(7) Were other unit members placed in danger as a result of the act?

Id. at 166-167.

Colonel Weber’s proposal deserves careful consideration.

16 Responses to “Scholarship Saturday: Defining “good order and discipline” with an eye to demystifying the phrase, to preventing its misuse, and to regaining credibility”

  1. stewie says:

    Overall, hard to disagree with COL Weber’s thesis. To me adultery helps explain this.
     
    Consider two versions:
     
    1. Having sex with another man’s wife who is a civilian. No tie to good order and discipline. Purely a private matter between consenting adults.
     
    2. A Lieutenant having sex with the wife of one’s of his subordinates.  Absolutely a tie to good order and discipline.

  2. Joonka says:

    Col Weber, missed the boat in his analysis  of article 134’s use and its decline, any examination of the article and it purported decline in use must lend serious empirical analysis of its affront to the constitutional bedrock of American law since coming into been as a relic of the kings pretend crimes.

    Void for vagueness’ doctrine has made a serious come back at the United States Supreme Court since the late Justice Scalia’s opening salvo in Johnson and recently in Dimaya v. Sessions.
    As Justice Gorsuch so eloquently declared  “Vague laws invite arbitrary power. Before the Revolution, the crime of treason in English law was so capa- ciously construed that the mere expression of disfavored opinions could invite transportation or death. The founders cited the crown’s abuse of “pretended” crimes like this as one of their reasons for revolution. See Declaration of Independence ¶21. Today’s vague laws may not be as invidious, but they can invite the exercise of arbitrary power all the same—by leaving the people in the dark about what the law demands and allowing prosecutors and courts to make it up”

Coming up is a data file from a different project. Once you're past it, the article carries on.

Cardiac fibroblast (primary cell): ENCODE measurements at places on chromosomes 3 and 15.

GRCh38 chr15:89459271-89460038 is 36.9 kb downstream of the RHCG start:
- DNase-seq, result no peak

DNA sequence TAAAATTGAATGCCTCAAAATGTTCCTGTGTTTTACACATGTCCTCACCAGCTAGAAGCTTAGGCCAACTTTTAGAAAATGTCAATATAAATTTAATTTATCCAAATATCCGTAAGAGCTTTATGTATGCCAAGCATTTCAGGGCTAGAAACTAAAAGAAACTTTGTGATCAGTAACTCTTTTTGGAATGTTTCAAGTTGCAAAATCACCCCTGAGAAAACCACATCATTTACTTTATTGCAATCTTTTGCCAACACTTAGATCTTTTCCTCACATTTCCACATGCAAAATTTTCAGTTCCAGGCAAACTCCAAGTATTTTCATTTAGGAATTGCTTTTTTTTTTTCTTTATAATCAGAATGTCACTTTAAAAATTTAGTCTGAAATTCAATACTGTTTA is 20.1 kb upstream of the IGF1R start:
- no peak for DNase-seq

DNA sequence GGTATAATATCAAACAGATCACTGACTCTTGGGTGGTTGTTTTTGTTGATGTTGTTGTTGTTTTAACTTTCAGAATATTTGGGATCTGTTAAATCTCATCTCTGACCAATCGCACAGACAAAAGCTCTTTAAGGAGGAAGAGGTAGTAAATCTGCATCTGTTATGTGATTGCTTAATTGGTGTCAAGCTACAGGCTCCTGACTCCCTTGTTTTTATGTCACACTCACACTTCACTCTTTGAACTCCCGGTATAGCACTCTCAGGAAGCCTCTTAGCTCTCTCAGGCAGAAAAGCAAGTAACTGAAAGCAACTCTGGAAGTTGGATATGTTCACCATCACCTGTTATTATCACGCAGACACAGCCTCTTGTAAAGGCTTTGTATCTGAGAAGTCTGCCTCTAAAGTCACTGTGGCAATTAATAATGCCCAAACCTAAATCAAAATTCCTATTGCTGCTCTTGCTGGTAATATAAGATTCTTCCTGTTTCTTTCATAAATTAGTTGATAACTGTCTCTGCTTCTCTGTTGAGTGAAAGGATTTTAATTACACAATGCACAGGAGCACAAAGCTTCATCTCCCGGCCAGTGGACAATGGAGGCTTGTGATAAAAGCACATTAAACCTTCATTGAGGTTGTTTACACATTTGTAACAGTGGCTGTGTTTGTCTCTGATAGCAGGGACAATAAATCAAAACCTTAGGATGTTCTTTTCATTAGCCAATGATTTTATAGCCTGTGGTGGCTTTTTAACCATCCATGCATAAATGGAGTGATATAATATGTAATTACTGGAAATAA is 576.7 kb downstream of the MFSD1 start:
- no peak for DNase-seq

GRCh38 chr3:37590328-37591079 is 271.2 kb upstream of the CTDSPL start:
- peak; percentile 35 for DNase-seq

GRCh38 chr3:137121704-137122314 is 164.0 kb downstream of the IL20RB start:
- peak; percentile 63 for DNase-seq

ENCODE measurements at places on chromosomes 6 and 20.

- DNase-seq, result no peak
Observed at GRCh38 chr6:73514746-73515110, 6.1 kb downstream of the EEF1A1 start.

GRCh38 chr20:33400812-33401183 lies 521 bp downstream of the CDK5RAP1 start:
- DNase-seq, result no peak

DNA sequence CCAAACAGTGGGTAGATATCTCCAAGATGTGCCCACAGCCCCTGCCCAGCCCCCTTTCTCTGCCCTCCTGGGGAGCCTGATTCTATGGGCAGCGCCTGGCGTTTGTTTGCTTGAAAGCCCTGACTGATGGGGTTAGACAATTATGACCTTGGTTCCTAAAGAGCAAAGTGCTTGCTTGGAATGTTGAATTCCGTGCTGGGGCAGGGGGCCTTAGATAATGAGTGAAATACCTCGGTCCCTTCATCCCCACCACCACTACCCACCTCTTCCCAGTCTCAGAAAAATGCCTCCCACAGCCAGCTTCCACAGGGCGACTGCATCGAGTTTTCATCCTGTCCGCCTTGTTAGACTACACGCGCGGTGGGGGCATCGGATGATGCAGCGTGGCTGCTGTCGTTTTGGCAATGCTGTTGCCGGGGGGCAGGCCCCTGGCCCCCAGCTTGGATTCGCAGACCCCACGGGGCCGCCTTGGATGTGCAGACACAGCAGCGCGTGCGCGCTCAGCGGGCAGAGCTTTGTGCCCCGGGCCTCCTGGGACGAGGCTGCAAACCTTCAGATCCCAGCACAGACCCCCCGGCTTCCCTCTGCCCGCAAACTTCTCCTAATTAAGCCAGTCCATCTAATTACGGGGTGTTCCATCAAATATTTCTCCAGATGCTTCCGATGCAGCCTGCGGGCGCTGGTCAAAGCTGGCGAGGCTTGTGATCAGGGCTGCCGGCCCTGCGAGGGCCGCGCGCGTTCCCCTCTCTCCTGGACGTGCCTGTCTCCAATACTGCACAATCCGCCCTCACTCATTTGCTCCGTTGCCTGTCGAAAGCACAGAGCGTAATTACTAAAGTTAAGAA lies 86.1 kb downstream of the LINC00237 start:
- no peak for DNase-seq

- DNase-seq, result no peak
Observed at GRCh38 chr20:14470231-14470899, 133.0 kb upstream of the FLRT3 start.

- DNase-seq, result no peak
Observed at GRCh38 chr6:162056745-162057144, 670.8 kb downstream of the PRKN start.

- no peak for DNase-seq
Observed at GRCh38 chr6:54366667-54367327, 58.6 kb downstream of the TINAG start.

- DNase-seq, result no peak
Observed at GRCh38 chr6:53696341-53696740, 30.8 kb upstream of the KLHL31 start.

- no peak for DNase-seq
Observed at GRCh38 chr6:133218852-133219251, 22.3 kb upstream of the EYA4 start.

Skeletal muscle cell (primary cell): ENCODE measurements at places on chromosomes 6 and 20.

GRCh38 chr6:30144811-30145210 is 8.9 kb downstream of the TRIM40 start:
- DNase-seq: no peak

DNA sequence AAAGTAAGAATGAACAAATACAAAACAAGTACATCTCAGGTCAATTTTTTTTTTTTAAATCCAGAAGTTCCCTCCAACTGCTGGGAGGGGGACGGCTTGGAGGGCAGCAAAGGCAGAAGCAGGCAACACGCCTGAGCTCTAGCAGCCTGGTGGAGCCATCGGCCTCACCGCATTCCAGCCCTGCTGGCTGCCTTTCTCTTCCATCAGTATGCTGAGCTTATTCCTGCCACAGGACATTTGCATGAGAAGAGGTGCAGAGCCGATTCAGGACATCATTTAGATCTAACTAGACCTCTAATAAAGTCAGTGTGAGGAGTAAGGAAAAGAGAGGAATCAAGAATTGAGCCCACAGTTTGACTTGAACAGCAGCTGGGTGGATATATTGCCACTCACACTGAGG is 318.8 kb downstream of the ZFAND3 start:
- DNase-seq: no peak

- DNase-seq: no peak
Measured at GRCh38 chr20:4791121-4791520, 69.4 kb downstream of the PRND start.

In my humble opinion Article 134 is one of the most egregious “Pretend Crime” articles perpetually ripe for abuse over the years and used as an end around of the separation of powers.
     
    I believe Article 134 will be retired to the dustbin of history at scotus in the next 2-4 yrs
     

  3. stewie says:

    Yeah, I think if you are waiting for Roberts and the Supremes to somehow get rid of 134 (or 133 which is even broader), you might not want to hold your breath while doing so.

  4. Zachary D Spilman says:

    Gotta disagree with Col Weber’s whopping 639-word (as quoted) definition of the four-word concept, good order and discipline. Much of what he proposes is easily discarded as esoteric idealism (such as, “military service requires a subjugation of self…,” and “good order and discipline requires loyalty to the Constitution and the larger organization above any individual..”). The rest is merely a list of examples.

    Col Weber also seems to overlook the pretty solid definition in Part IV of the Manual for Courts-Martial and the Military Judges’ Benchbook. ¶60.c.(2)(a) of Part IV of the MCM explains:

    To the prejudice of good order and discipline. “To the prejudice of good order and discipline” refers only to acts directly prejudicial to good order and discipline and not to acts which are prejudicial only in a remote or indirect sense. Almost any irregular or improper act on the part of a member of the military service could be regarded as prejudicial in some indirect or remote sense; however, this article does not include these distant effects. It is confined to cases in which the prejudice is reasonably direct and palpable. An act in violation of a local civil law or of a foreign law may be punished if it constitutes a disorder or neglect to the prejudice of good order and discipline in the armed forces. However, see R.C.M. 203 concerning subject-matter jurisdiction.